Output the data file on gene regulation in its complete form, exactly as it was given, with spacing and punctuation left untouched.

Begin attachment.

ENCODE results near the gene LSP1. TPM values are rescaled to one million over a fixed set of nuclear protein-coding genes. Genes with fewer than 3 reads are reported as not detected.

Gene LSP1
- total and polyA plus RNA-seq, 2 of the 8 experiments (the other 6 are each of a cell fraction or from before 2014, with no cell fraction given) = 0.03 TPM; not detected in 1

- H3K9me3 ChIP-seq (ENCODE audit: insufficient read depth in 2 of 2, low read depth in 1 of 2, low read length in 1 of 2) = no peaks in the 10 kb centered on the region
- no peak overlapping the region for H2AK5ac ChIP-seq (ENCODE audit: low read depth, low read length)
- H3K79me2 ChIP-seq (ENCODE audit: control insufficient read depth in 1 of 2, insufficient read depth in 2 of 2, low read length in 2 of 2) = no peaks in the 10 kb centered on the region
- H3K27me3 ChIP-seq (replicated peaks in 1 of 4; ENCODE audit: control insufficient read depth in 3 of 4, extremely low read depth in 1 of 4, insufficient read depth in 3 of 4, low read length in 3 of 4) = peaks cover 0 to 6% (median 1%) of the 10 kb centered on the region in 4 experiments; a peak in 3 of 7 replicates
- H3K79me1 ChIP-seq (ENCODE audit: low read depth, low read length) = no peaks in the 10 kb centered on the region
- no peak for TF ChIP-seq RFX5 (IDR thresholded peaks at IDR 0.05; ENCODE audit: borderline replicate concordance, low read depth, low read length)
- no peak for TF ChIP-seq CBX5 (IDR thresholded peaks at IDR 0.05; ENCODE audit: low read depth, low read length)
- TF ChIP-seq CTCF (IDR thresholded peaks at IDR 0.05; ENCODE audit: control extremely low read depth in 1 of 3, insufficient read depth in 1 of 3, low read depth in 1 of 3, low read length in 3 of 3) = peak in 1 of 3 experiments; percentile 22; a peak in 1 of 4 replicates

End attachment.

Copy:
ENCODE results near the gene LSP1. TPM values are rescaled to one million over a fixed set of nuclear protein-coding genes. Genes with fewer than 3 reads are reported as not detected.

Gene LSP1
- total and polyA plus RNA-seq, 2 of the 8 experiments (the other 6 are each of a cell fraction or from before 2014, with no cell fraction given) = 0.03 TPM; not detected in 1

- H3K9me3 ChIP-seq (ENCODE audit: insufficient read depth in 2 of 2, low read depth in 1 of 2, low read length in 1 of 2) = no peaks in the 10 kb centered on the region
- no peak overlapping the region for H2AK5ac ChIP-seq (ENCODE audit: low read depth, low read length)
- H3K79me2 ChIP-seq (ENCODE audit: control insufficient read depth in 1 of 2, insufficient read depth in 2 of 2, low read length in 2 of 2) = no peaks in the 10 kb centered on the region
- H3K27me3 ChIP-seq (replicated peaks in 1 of 4; ENCODE audit: control insufficient read depth in 3 of 4, extremely low read depth in 1 of 4, insufficient read depth in 3 of 4, low read length in 3 of 4) = peaks cover 0 to 6% (median 1%) of the 10 kb centered on the region in 4 experiments; a peak in 3 of 7 replicates
- H3K79me1 ChIP-seq (ENCODE audit: low read depth, low read length) = no peaks in the 10 kb centered on the region
- no peak for TF ChIP-seq RFX5 (IDR thresholded peaks at IDR 0.05; ENCODE audit: borderline replicate concordance, low read depth, low read length)
- no peak for TF ChIP-seq CBX5 (IDR thresholded peaks at IDR 0.05; ENCODE audit: low read depth, low read length)
- TF ChIP-seq CTCF (IDR thresholded peaks at IDR 0.05; ENCODE audit: control extremely low read depth in 1 of 3, insufficient read depth in 1 of 3, low read depth in 1 of 3, low read length in 3 of 3) = peak in 1 of 3 experiments; percentile 22; a peak in 1 of 4 replicates